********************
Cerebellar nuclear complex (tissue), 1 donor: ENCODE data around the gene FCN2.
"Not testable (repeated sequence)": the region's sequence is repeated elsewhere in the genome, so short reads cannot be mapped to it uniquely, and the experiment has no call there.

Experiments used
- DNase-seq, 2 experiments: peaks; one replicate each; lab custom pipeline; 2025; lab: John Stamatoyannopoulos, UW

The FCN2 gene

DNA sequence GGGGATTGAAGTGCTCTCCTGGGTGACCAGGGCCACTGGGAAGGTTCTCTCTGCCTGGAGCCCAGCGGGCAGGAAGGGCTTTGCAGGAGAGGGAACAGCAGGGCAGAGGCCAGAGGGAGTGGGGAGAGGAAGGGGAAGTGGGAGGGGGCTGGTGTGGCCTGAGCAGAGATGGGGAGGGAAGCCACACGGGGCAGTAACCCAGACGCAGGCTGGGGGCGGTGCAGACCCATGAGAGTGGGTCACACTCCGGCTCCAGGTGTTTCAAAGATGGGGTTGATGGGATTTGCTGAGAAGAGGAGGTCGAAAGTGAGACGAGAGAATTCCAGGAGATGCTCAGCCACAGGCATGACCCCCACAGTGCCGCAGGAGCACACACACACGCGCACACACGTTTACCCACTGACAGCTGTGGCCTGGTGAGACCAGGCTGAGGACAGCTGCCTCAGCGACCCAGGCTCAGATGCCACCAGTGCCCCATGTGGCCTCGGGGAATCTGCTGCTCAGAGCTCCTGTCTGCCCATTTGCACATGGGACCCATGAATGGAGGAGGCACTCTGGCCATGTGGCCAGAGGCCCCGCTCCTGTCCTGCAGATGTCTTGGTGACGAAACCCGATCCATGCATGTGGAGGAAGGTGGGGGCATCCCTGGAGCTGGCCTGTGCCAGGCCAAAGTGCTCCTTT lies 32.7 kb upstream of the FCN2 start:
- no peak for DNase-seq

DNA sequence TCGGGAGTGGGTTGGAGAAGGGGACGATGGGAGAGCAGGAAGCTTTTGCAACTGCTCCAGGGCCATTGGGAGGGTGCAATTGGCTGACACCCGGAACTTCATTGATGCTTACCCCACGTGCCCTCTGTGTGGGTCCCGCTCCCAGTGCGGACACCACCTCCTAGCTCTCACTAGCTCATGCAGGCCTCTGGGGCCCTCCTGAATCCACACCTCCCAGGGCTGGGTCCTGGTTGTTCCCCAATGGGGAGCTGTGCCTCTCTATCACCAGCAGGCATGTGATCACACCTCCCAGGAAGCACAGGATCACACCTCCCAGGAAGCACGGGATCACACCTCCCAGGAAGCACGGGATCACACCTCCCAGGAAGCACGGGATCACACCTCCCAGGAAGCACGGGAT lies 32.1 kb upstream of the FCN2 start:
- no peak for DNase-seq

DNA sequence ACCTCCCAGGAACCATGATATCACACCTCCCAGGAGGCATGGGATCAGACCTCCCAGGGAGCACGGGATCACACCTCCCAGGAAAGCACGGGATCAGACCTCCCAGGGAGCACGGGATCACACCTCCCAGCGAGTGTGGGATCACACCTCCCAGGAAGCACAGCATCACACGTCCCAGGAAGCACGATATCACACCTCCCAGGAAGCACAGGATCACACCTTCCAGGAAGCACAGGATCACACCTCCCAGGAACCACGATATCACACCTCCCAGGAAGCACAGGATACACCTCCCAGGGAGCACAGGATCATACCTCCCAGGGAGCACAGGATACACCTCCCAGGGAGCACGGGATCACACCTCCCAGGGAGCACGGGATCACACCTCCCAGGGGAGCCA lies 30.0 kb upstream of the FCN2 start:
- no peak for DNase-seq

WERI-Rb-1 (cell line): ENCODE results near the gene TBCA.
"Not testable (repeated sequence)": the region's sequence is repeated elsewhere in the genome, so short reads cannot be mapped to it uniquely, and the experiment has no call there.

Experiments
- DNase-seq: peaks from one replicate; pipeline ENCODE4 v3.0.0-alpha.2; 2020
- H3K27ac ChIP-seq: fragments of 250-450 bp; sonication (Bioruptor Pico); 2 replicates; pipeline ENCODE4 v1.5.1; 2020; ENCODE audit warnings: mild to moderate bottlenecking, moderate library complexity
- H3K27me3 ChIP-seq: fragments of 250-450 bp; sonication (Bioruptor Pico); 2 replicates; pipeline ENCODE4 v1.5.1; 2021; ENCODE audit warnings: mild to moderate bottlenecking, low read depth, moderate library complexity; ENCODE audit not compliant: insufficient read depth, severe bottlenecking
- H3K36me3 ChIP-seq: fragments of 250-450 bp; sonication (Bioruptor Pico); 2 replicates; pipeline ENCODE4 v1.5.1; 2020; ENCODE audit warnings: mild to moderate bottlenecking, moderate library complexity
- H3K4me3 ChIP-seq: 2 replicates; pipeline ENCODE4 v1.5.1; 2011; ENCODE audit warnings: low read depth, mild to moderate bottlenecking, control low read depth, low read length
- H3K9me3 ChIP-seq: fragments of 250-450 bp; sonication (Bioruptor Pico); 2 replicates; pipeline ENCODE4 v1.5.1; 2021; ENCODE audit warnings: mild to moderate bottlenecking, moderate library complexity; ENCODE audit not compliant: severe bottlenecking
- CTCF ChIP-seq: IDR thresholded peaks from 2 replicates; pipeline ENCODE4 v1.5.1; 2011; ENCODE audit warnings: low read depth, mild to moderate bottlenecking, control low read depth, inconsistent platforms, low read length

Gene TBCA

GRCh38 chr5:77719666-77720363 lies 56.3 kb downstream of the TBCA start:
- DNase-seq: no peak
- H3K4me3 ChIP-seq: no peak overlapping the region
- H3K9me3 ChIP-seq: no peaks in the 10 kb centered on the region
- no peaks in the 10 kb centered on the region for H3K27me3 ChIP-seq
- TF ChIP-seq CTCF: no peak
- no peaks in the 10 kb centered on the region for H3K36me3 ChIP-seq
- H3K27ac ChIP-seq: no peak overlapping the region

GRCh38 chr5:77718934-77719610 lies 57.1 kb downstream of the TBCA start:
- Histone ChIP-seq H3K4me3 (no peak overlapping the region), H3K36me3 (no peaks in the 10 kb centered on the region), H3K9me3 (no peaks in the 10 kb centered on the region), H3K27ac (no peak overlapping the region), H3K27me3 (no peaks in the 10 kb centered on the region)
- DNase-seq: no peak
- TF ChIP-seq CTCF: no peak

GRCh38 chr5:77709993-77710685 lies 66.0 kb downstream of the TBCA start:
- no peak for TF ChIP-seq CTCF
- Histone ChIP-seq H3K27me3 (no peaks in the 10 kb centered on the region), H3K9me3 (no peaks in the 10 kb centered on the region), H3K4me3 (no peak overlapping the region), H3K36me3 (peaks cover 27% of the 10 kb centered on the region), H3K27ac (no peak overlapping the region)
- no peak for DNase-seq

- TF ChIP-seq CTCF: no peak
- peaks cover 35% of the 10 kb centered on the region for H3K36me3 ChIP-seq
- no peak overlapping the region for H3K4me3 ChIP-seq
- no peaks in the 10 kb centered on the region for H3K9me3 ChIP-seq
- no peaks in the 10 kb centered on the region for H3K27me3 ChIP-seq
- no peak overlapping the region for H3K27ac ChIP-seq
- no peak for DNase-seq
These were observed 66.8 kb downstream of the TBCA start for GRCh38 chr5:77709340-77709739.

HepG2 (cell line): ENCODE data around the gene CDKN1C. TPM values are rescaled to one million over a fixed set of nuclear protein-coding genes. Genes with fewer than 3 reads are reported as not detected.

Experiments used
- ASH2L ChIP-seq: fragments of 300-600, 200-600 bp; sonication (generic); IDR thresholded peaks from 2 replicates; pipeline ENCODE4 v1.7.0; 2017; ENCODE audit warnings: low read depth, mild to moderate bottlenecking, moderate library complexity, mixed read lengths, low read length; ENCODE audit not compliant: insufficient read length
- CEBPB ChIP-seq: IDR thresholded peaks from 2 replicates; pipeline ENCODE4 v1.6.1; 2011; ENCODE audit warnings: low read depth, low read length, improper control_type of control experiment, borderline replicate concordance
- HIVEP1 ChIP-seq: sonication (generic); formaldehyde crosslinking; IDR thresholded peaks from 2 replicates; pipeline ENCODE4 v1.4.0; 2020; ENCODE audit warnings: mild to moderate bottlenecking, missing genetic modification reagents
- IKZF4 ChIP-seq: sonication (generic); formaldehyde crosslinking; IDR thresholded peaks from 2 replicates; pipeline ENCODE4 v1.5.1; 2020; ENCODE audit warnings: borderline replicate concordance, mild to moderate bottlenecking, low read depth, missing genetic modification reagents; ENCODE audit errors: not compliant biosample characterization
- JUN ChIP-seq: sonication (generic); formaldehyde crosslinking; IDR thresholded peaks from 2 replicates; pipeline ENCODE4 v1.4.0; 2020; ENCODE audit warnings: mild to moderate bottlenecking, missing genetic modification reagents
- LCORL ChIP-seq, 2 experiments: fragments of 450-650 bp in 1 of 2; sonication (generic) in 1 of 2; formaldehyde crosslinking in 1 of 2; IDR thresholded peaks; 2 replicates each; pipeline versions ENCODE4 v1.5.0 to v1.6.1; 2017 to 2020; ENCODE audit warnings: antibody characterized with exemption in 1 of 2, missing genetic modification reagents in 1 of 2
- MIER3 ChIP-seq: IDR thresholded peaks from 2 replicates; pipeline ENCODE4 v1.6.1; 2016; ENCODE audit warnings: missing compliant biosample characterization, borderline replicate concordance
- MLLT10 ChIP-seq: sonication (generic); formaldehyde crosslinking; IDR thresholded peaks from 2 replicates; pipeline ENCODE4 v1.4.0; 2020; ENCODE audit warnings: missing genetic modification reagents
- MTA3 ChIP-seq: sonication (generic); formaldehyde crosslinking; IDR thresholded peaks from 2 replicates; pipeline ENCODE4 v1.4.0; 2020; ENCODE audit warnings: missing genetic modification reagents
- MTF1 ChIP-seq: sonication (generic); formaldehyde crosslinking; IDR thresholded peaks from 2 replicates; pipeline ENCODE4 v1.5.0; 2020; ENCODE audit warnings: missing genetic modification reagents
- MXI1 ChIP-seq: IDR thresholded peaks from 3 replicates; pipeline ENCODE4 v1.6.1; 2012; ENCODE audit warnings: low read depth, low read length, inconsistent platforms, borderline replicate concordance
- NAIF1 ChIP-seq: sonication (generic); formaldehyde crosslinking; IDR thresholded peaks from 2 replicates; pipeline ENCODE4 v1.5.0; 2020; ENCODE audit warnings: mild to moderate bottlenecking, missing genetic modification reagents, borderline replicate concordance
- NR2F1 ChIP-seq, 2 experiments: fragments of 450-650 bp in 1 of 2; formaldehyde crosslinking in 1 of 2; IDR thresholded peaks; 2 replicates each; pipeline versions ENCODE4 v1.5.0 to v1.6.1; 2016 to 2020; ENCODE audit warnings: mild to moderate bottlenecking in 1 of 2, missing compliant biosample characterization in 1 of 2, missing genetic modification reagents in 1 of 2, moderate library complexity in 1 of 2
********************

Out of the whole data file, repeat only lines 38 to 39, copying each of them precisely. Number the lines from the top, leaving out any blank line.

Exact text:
- no peak for DNase-seq

- TF ChIP-seq CTCF: no peak